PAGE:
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April 15, 2014

Neonatal Encephalopathy and Neurologic Outcomes - Revised Criterea from ACOG



In 2003 the American College of Obstetricians and Gynecologists(ACOG), along with the American Academy of Pediatrics, published Neonatal Encephalopathy and Cerebral Palsy: Defining the Pathogenesis and Pathophysiology ("NEACP"). This monograph became more commonly known as "the Green Book" and it has been roundly criticized as an attempt by its authors to use "junk science" to create hard an fast "essential" criteria to diffuse obstetrical malpractice claims against Ob/Gyns. In the more than 10 years since its publications its authors have backed off the allegedly essential nature of its core criteria and physicians have been forced to admit that factors like cord blood ph levels above 7.0 can still occur in births where the fetus experiences perinatal asphyxia that is the result of negligence.

Recently, ACOG published an update to the Green Book titled Neonatal Encephalopathy and Neurologic Outcome, Second Edition. This update changes some of the so-called "essential" criteria that expert witnesses have relied upon to defend causation in birth injury cases.

The update defines Neonatal Encephalopathy as a clinically defined syndrome of disturbed neurologic function in the earliest days of life in an infant born at or beyond 35 weeks of gestation, accompanied by early onset seizures and difficulty initiating and maintaining respiration and depression of fetal tone and reflexes. The update relaxes the criteria which obstetricians and pediatricians feel demonstrate the likelihood of peripartum or intrapartum ischemia playing a role in the pathogenesis of neonatal encephalopathy.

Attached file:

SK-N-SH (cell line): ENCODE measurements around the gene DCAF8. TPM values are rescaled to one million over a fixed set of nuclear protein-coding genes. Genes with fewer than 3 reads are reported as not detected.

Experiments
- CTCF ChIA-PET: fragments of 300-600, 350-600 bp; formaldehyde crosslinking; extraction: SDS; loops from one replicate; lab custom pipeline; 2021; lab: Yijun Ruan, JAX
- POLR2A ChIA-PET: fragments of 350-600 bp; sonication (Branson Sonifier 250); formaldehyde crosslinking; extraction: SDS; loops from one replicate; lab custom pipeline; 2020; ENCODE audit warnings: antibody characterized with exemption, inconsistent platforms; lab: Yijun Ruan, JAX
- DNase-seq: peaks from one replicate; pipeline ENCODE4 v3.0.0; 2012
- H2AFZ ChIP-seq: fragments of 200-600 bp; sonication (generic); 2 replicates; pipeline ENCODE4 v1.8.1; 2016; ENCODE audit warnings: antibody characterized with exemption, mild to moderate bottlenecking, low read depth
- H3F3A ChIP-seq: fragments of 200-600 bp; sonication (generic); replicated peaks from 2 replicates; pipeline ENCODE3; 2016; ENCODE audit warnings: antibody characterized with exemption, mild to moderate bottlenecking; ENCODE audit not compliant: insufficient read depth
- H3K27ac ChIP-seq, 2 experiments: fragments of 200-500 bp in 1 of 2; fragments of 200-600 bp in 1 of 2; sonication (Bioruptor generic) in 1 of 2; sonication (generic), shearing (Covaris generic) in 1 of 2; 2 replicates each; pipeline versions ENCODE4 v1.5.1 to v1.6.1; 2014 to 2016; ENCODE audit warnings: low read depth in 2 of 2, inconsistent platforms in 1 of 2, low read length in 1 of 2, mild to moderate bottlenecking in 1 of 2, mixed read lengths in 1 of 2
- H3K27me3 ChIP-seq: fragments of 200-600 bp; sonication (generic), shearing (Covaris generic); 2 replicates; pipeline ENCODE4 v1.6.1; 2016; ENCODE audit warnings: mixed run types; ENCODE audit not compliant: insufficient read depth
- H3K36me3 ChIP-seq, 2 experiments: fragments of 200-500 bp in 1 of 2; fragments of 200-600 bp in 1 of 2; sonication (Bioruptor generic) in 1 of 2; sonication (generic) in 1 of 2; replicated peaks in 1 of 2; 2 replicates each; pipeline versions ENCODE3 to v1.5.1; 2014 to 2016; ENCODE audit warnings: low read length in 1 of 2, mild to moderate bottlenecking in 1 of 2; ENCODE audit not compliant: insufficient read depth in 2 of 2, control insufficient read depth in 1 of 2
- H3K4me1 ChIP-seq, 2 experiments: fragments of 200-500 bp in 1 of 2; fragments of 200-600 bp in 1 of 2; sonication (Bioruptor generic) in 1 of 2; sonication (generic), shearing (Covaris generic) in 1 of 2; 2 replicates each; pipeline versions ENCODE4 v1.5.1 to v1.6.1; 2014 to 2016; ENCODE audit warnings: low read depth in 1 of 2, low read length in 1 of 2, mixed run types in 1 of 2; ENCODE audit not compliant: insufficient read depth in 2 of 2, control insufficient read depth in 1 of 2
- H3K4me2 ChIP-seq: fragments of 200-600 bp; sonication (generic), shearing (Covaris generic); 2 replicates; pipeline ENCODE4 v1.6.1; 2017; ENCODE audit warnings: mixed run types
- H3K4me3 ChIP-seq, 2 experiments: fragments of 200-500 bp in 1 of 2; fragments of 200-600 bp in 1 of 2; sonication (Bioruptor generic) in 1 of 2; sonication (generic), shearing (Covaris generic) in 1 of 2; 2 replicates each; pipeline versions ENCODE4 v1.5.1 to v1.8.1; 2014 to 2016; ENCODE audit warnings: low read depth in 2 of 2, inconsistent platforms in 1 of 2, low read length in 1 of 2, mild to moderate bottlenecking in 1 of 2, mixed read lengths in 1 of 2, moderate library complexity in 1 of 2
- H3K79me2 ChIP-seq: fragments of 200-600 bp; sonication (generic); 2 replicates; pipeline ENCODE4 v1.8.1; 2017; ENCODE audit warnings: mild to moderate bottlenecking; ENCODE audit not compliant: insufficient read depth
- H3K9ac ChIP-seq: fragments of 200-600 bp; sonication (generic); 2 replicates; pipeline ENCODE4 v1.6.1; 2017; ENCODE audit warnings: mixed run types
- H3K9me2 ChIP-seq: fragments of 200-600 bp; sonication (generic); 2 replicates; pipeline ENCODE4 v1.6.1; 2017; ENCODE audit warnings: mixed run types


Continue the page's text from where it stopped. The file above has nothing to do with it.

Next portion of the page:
Specifically, the monograph identifies four essential signs and their revised values and includes, Apgar scores of less than 5 at five and ten minutes, cord blood gas pH levels of less than 7.2 (and/or a base deficit greater to or equal to 12 mmol/L), evidence of brain injury shown on MRI at a time early in the childs life (before 21 days of life) and the presence of multisystem organ failure consistent with HIE.

These revised numbers reflect the growing understanding that pH levels above 7.0 can still reflect fetal injury caused by perinatal asphyxia. This is something that we have known and understood for quite some time. It is interesting that the authors of this update have taken a more intellectually honest approach at defining the criteria they use to define asphyxia related neonatal encehalopathy and have become more inclusive in their definitions. As attorneys who routinely face defenses of birth injury cases that are based entirely on Green Book factors, these definitions, while not exactly a breath of fresh air, are a step in the right direction.

January 15, 2010

What Is Over Radiation In The Context Of Cancer Treatment As It Relates To Medical Malpractice?



Radiation therapy in cancer treatment uses high doses of radiation to kill cancer cells and helps prevwent them from spreading throughout the body. The use of radiation therapy is one of the primary means that physicians have to help treat patients who have been diagnosed with cancer and is prescribed in 60% of all cancer treatment scenarios. Radiation is typically prescribed and administered through the use of an external beam which is provided by a machine called a linear accelerator. The beam is localized and given in precise measures of energy, or doses, to specific areas on the human body for treatment.